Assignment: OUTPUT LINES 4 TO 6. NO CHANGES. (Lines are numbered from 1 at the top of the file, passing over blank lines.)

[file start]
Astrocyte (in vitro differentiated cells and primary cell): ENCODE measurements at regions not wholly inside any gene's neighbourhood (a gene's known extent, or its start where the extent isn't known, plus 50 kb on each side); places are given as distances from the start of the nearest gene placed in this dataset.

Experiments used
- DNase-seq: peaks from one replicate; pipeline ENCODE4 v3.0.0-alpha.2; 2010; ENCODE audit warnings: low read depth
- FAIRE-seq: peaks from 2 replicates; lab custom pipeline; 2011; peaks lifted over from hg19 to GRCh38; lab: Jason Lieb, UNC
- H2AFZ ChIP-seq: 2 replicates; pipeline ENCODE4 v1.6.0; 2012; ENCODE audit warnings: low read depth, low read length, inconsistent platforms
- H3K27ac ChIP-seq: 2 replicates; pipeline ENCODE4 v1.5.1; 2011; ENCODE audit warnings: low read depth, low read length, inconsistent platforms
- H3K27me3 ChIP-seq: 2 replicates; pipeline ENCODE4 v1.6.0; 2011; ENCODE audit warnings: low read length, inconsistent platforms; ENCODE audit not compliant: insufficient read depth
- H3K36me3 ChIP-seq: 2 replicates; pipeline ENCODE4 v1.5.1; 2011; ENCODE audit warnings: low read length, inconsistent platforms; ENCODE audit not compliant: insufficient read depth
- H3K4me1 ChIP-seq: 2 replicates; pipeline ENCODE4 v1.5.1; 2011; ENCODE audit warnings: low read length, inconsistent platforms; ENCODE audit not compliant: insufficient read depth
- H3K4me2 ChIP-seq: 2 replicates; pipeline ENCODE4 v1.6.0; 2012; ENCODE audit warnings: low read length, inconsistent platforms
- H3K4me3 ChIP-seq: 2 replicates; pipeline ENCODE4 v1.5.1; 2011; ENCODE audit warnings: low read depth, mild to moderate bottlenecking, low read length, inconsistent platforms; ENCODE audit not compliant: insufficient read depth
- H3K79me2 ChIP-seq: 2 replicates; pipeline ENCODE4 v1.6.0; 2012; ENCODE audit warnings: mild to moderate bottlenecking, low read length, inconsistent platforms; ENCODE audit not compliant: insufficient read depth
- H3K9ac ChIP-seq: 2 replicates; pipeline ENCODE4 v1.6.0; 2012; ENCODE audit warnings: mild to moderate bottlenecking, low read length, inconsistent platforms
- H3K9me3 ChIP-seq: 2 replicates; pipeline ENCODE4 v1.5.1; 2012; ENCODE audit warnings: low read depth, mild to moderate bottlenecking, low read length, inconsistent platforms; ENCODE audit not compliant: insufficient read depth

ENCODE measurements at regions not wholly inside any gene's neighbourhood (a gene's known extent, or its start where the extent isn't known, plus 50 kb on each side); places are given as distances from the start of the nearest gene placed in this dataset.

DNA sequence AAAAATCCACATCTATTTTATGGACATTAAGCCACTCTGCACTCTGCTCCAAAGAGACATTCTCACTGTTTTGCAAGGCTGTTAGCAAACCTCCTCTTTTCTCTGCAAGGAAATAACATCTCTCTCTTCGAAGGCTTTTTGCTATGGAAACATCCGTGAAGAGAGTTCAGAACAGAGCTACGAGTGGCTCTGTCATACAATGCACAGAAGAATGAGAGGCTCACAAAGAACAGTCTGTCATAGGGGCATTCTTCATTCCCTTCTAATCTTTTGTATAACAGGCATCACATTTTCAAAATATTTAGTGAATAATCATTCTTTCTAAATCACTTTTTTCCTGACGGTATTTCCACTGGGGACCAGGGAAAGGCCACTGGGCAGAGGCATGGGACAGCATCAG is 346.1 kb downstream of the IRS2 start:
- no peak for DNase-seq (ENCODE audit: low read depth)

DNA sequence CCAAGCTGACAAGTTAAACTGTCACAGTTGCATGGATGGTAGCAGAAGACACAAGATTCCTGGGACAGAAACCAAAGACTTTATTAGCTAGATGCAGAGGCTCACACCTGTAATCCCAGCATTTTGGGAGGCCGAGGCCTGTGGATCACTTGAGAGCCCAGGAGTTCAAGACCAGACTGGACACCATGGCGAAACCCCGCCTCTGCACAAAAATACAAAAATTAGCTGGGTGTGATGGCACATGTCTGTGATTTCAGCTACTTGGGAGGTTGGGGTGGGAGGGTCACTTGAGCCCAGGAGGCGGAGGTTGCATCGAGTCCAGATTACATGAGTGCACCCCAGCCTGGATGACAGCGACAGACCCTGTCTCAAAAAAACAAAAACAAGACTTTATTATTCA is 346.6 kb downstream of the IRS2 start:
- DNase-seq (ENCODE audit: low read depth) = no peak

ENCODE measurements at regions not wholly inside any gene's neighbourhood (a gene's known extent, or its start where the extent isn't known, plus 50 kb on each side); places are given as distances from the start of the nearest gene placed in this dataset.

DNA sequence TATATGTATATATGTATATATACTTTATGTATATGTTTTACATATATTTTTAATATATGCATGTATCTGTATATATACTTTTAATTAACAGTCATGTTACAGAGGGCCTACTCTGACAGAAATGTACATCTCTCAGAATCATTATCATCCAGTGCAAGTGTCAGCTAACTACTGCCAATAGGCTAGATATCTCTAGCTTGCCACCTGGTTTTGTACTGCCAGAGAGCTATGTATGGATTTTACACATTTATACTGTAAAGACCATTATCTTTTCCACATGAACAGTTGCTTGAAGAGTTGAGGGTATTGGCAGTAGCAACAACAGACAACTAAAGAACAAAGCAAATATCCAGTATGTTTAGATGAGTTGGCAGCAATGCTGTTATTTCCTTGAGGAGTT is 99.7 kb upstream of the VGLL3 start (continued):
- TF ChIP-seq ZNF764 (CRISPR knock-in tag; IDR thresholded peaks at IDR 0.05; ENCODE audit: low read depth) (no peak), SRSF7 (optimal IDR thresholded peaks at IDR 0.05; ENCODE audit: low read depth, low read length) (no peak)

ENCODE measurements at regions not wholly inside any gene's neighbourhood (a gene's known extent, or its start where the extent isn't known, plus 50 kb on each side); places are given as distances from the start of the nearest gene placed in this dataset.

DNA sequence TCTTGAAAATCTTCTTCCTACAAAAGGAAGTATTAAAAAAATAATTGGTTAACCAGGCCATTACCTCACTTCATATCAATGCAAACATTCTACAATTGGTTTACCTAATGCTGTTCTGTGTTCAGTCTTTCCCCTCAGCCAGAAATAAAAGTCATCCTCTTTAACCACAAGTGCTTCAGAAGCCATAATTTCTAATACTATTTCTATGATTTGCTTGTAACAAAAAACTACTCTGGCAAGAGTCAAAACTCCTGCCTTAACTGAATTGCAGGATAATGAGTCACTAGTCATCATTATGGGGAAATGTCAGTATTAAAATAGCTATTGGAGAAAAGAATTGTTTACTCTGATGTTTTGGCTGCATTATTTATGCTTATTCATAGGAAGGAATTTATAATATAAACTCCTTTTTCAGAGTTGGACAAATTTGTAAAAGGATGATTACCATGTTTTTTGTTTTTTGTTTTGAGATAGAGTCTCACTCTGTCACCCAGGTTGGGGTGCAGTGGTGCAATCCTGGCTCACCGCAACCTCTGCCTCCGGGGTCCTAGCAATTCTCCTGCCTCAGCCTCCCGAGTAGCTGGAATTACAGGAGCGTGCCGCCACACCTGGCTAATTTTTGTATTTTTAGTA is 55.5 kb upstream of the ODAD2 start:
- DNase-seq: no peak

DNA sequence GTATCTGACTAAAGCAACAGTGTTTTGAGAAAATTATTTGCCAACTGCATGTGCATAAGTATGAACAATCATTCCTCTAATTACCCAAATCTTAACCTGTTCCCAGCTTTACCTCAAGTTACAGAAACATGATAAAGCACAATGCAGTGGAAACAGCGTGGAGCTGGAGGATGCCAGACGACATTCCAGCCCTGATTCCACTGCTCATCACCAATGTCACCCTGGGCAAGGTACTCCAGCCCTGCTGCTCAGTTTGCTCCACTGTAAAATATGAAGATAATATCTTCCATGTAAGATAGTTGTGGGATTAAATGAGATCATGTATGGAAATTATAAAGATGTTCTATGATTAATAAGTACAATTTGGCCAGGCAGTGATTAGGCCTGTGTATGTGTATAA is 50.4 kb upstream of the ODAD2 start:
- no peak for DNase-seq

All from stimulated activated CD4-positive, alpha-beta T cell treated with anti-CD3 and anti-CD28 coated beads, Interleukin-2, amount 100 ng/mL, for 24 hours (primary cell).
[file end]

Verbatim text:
- FAIRE-seq: peaks from 2 replicates; lab custom pipeline; 2011; peaks lifted over from hg19 to GRCh38; lab: Jason Lieb, UNC
- H2AFZ ChIP-seq: 2 replicates; pipeline ENCODE4 v1.6.0; 2012; ENCODE audit warnings: low read depth, low read length, inconsistent platforms
- H3K27ac ChIP-seq: 2 replicates; pipeline ENCODE4 v1.5.1; 2011; ENCODE audit warnings: low read depth, low read length, inconsistent platforms